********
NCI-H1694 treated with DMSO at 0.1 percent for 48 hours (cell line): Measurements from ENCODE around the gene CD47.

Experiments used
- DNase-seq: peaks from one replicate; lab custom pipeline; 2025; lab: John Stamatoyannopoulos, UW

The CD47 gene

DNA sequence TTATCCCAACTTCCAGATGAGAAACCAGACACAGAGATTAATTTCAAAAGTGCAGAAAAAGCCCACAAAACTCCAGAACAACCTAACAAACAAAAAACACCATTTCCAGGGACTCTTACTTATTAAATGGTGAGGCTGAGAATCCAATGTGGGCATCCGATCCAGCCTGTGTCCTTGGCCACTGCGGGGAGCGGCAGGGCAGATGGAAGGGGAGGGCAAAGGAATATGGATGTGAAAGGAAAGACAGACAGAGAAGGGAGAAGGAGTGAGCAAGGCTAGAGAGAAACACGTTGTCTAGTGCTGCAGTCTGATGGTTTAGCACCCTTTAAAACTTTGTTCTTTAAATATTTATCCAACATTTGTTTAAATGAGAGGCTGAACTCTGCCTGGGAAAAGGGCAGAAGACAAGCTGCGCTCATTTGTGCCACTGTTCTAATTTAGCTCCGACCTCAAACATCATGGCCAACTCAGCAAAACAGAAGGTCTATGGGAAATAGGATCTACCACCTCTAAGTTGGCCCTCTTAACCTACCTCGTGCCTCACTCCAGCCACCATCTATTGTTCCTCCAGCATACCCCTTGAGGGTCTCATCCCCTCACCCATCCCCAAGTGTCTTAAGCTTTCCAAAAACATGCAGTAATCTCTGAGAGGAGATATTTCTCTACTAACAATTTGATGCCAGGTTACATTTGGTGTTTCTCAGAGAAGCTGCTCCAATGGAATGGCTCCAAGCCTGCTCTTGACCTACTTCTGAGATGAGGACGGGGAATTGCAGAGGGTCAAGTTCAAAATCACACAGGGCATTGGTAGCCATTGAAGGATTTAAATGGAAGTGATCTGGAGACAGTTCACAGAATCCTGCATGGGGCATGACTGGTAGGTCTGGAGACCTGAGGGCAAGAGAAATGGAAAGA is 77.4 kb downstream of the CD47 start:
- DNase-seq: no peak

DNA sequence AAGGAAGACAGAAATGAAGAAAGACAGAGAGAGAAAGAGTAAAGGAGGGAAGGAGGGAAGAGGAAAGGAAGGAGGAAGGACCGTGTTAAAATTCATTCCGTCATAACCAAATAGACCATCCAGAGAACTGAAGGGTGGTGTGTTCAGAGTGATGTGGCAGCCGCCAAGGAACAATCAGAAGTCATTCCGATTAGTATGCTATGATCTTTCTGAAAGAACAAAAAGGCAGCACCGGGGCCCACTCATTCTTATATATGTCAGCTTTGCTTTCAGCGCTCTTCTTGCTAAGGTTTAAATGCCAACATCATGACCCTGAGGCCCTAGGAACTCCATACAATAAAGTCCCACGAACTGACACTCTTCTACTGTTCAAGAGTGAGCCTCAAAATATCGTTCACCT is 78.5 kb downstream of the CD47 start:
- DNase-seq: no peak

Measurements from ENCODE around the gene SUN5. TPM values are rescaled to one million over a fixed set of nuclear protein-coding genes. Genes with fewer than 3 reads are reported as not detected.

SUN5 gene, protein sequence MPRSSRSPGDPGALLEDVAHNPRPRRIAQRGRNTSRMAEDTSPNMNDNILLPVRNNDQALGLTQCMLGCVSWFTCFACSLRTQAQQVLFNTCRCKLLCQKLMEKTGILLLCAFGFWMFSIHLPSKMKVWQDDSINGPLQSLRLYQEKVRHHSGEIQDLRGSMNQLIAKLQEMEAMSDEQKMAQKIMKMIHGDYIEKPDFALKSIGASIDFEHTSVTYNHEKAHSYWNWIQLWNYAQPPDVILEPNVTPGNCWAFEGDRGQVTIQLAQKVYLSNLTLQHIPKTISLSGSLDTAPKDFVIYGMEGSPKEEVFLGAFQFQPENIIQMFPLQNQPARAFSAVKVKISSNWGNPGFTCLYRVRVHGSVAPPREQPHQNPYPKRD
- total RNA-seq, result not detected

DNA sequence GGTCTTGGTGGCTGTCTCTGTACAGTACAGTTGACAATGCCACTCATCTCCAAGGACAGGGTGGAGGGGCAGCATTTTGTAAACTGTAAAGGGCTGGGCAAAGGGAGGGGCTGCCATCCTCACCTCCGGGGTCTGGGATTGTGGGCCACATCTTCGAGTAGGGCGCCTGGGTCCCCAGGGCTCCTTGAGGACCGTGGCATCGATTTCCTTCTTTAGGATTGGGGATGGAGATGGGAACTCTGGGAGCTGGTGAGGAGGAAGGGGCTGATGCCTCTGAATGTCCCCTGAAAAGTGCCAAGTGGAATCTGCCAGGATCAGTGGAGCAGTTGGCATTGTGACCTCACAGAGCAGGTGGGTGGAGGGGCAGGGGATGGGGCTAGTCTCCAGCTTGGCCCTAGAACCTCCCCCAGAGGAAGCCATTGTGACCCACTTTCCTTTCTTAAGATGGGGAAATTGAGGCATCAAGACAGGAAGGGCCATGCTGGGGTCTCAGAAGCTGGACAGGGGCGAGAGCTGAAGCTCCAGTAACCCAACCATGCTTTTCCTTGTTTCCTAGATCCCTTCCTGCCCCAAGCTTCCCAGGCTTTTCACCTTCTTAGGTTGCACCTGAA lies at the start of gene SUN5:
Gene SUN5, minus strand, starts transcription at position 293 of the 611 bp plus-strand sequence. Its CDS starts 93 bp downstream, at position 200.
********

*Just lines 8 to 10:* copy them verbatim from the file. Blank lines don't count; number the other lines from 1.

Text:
- DNase-seq: no peak

Measurements from ENCODE around the gene SUN5. TPM values are rescaled to one million over a fixed set of nuclear protein-coding genes. Genes with fewer than 3 reads are reported as not detected.

SUN5 gene, protein sequence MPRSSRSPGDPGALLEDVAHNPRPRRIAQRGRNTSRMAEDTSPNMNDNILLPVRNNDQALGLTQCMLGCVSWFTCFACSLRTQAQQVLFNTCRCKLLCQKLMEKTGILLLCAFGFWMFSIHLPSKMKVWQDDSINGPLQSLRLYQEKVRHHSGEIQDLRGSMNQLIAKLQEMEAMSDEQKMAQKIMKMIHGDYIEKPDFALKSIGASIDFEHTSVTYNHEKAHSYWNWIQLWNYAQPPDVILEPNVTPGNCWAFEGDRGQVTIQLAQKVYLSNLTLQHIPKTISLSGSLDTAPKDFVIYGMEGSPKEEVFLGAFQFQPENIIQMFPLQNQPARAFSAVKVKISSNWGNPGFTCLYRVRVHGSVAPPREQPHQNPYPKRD